Seth: Netflix Avoided the Tragically Knowable
Posted by Bob Warfield on January 14, 2011
Seth Godin is perhaps my all time favorite blogger, and I have recommended him frequently. We mostly agree, but not this time. His recent post is trying to convey the need to “just do it” as Nike says, without a lot of testing and analysis. Godin is big on getting on with it and not giving yourself excuses to hesitate, and I don’t disagree with that sentiment, but that doesn’t mean you can’t test.
His recent post is about Netflix, a company whose founders I know well. I remember sitting at the Starbucks in downtown Los Altos when Marc Randolph, who originated the idea for Netflix and was its first CEO, first told me about it. I worked for Reed Hastings, who acquired my startup Integrity QA. Reed met Marc because Marc was our VP of Marketing at Integrity.
One of my all-time favorite business anecdotes involves Marc Randolph telling an audience that failed to test a marketing program that went on to be a disaster that the end result could have been tragically knowable.
So let’s look at Seth Godin’s assertions about diving in and think about how to dive in prudently. You should read his post, where he gives Netflix credit for being a culture of testing, but goes on to suggest that testing isn’t what made their success.
Except they didn’t test the model of renting DVDs by mail for a monthly fee.
Seth, you’d be surprised at what can be tested and how. My recollection is that there was some survey work done before the initial round of financing was raised. You also have to consider that a startup itself, in it’s very early stages, is a test. You’re financed for a fraction of the money that it takes to really know in order to verify that traction is available. Yes, there will be serious ramifications in that your company may not get another chance to test something else, but if you go into it thinking of it as a test that has to succeed, you will understand how your Board views what you are about.
And they didn’t test the model of having an innovative corporate culture.
Well yeah, they did. The culture at Netflix is an evolution of culture from Reed and Patty McCord’s (she runs HR) earlier days at Pure Atria. Reed has always been a person who believed in people and culture more than almost anything and they got a chance to try even more interesting things at Netflix.
And they didn’t test the idea of betting the company on a switch to online delivery.
Sorry, Seth, but here to, it got tested. They didn’t go cold turkey or whole hog (that’s some farm animals!) by dumping the mail model. They ramped it up and if you don’t think they’d have backed off again if it didn’t work, you should get to know them better.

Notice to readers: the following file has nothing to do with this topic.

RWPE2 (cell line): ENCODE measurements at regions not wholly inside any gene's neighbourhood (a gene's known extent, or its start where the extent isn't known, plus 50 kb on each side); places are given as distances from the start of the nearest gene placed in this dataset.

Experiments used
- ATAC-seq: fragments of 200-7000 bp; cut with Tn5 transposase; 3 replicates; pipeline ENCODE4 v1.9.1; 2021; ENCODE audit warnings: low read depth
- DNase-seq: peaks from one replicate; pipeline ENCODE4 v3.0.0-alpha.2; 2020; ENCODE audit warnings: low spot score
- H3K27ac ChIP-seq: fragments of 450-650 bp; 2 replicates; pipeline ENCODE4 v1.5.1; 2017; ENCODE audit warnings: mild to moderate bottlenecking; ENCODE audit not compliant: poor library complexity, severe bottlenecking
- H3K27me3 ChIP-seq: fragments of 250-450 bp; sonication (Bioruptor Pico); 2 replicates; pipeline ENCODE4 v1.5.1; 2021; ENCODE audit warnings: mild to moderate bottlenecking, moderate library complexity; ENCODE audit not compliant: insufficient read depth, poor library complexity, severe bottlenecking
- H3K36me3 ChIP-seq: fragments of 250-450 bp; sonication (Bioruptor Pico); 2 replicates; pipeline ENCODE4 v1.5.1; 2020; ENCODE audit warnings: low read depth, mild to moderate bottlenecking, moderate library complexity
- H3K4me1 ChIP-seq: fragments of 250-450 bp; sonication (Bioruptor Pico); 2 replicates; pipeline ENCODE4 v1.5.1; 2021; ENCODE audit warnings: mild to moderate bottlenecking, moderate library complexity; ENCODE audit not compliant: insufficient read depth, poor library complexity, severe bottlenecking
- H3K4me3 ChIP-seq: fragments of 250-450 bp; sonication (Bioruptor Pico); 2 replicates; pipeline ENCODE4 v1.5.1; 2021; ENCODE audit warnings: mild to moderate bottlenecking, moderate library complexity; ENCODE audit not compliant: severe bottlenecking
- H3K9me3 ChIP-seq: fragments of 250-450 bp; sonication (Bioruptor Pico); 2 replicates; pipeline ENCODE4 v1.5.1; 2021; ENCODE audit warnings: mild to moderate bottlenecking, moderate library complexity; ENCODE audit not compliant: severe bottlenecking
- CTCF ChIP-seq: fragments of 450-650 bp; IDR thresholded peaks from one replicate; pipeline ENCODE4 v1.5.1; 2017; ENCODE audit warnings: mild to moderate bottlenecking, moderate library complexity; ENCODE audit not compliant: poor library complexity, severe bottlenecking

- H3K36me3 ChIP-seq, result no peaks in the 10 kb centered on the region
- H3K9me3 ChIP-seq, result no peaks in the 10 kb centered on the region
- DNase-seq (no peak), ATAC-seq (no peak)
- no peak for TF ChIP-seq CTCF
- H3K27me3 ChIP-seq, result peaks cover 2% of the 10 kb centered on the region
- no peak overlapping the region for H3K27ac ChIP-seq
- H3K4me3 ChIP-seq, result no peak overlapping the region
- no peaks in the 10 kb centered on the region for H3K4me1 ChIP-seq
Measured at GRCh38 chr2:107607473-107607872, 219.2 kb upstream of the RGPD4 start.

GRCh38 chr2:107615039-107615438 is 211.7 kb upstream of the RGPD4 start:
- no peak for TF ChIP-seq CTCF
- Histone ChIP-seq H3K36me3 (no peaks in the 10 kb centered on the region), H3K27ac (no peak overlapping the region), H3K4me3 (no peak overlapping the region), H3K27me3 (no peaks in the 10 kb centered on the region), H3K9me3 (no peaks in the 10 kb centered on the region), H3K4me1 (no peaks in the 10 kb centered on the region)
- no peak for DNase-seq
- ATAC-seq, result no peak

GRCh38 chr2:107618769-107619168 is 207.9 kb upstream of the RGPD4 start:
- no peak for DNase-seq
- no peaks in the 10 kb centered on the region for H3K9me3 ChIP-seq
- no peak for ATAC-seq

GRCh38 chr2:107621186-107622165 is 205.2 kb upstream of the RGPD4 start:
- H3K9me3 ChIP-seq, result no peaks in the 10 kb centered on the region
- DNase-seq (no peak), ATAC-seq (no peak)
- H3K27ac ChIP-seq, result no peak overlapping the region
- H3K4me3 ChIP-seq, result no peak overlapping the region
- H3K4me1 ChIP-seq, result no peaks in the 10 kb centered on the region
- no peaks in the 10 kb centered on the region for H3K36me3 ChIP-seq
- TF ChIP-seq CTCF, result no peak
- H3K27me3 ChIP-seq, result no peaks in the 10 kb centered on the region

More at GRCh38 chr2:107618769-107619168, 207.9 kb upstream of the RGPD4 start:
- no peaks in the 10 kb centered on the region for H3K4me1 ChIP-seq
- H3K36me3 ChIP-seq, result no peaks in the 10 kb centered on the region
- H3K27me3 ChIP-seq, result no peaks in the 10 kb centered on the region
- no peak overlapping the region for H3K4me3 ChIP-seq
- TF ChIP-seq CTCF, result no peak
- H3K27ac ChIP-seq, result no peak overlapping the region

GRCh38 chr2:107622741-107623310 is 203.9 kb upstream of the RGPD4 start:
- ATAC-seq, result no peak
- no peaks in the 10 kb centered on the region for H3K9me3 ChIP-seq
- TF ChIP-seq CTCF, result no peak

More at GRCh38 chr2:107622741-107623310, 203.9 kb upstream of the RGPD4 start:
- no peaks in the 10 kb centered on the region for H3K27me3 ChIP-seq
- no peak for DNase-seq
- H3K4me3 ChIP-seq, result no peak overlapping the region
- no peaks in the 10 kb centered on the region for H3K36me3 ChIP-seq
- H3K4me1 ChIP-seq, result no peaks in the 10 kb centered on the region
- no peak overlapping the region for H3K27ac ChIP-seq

Testing is not a tactic, it’s a mindset and a culture all its own–one that’s key for startups and any companies trying to get into new markets.
What do you do absent enough information to make a sound decision? There are a three choices I’ve seen employed:
– You go with your gut. By the time there is enough information, it’s too late. Put all the wood behind the arrow your gut says is the one.
– You go ask somebody. Find a consultant or luminary. Be careful how you ask or you’re just trading your gut for theirs. Even the highest paid consultants don’t necessarily have the right answers.
– You conduct rapid experiments to collect the data you need to confirm your early hunches.
I rank those in order from least to most desirable from my perspective. Not much use for the gut. It’s better than no decision at all, anything is. But it is hugely risky and largely a matter of luck, or at least an inability to have enough introspection on your intuition to know why and explain it to others.
Where consultants are concerned, if they can’t explain the “why” by giving you new and well-corroborated data on which to make a decision, I wouldn’t take their gut either. Most of them don’t do what you do every day. At best they talk to people who do and may or may not have understood what they heard or know how to apply it to your circumstances.
The fast experiment approach is the one that avoids those Tragically Knowable mistakes. I often see people moan and roll their eyes. They just want to get on with making the big bet and rolling the dice. Do the hard work. Know the knowable. Then make your decision and sleep well at night. For those who say it isn’t knowable, you’d be surprised.
From someone who was there, more confirmation testing works!